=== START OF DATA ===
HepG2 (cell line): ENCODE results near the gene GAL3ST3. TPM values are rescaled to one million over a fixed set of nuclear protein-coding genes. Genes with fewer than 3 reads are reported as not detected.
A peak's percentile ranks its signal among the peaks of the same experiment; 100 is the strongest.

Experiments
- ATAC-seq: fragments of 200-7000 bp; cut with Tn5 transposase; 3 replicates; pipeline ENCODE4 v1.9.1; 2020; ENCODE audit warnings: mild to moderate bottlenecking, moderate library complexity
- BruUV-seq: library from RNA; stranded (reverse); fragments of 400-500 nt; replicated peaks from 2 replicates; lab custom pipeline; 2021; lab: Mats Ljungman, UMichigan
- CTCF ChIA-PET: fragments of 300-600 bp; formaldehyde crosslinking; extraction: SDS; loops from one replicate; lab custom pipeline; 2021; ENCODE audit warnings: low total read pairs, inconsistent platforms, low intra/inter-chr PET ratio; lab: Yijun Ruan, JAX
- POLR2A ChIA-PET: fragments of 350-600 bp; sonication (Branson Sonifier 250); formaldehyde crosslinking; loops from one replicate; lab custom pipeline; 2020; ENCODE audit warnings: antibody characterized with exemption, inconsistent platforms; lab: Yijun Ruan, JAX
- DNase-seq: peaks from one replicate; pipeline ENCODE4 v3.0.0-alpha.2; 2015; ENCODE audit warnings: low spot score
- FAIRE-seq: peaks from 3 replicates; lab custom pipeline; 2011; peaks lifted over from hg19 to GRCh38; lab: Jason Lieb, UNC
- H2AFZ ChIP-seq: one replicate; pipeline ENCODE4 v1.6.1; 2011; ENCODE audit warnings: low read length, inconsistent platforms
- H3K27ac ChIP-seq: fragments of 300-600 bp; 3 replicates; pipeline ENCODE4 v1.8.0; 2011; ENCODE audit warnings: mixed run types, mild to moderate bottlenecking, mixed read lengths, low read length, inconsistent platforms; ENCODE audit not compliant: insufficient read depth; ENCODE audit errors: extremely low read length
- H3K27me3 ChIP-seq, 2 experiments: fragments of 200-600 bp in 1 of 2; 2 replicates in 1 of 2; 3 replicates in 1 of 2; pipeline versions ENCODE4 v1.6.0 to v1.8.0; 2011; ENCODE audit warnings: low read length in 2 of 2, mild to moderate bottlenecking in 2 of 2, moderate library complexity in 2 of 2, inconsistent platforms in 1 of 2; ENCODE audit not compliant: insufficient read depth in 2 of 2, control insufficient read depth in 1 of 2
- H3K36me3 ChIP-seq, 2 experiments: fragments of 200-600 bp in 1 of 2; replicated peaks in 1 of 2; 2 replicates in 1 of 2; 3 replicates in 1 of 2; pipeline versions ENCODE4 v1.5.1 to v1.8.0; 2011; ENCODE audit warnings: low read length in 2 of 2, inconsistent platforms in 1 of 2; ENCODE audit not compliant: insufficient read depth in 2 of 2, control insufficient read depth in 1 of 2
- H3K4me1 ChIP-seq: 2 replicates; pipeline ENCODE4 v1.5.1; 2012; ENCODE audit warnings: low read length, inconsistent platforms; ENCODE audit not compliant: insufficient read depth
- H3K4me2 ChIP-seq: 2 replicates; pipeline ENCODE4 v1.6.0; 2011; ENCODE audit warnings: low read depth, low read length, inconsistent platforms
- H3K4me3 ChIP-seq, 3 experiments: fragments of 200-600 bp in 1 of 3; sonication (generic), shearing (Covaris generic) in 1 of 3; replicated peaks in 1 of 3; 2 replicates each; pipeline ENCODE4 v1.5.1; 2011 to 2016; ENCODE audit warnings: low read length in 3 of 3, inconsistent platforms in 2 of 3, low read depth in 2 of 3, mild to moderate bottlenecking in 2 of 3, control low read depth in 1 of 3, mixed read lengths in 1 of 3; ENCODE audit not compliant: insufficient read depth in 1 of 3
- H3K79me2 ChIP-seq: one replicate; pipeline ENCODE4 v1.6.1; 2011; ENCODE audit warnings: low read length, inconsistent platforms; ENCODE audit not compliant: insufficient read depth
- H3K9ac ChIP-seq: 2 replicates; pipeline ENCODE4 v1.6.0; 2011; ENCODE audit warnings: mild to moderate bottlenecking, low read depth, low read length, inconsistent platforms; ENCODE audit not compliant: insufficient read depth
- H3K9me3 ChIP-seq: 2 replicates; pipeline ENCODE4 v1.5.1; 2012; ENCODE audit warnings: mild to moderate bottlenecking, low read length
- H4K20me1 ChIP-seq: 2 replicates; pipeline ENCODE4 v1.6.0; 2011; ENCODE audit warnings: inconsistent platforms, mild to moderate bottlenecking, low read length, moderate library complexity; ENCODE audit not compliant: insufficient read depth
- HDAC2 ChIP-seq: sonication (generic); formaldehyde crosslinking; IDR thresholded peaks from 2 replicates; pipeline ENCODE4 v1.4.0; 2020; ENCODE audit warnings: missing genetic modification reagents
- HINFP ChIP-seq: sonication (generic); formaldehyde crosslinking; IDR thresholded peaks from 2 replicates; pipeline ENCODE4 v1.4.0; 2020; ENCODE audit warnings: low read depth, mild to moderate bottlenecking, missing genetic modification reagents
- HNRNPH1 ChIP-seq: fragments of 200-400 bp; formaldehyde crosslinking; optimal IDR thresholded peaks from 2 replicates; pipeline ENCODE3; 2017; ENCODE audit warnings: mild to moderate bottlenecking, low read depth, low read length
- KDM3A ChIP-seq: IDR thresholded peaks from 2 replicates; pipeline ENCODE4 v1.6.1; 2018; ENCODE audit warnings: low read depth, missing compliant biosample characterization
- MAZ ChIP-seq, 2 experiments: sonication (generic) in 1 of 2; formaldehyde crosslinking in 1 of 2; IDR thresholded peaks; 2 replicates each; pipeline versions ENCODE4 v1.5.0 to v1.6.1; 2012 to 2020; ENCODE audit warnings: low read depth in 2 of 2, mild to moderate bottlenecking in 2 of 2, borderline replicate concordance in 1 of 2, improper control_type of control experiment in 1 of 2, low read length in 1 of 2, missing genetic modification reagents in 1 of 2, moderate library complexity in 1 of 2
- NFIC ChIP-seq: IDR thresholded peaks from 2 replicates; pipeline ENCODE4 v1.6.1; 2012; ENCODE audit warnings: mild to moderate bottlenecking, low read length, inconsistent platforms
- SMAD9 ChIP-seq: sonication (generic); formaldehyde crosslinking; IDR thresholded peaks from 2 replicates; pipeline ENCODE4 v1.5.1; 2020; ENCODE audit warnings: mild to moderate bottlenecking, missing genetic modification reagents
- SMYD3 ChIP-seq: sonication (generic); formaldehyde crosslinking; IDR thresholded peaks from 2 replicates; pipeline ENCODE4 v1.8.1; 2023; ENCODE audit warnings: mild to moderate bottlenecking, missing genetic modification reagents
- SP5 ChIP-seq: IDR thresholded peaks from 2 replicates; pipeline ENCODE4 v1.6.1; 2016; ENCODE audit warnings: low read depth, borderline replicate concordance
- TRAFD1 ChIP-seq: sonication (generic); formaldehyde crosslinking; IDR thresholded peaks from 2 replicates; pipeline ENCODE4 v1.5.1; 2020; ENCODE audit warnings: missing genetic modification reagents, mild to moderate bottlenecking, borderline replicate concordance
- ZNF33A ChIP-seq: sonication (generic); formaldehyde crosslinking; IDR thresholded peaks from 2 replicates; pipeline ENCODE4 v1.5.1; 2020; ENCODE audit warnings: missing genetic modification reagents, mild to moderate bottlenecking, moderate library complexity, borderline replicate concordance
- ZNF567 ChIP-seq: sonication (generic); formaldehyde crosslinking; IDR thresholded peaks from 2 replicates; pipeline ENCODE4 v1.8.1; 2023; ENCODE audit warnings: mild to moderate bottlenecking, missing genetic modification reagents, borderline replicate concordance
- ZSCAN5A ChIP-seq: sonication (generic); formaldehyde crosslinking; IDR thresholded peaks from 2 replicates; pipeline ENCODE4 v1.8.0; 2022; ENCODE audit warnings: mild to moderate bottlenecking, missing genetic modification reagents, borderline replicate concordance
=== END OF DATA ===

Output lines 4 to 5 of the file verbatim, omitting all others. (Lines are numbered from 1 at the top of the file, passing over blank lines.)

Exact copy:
- ATAC-seq: fragments of 200-7000 bp; cut with Tn5 transposase; 3 replicates; pipeline ENCODE4 v1.9.1; 2020; ENCODE audit warnings: mild to moderate bottlenecking, moderate library complexity
- BruUV-seq: library from RNA; stranded (reverse); fragments of 400-500 nt; replicated peaks from 2 replicates; lab custom pipeline; 2021; lab: Mats Ljungman, UMichigan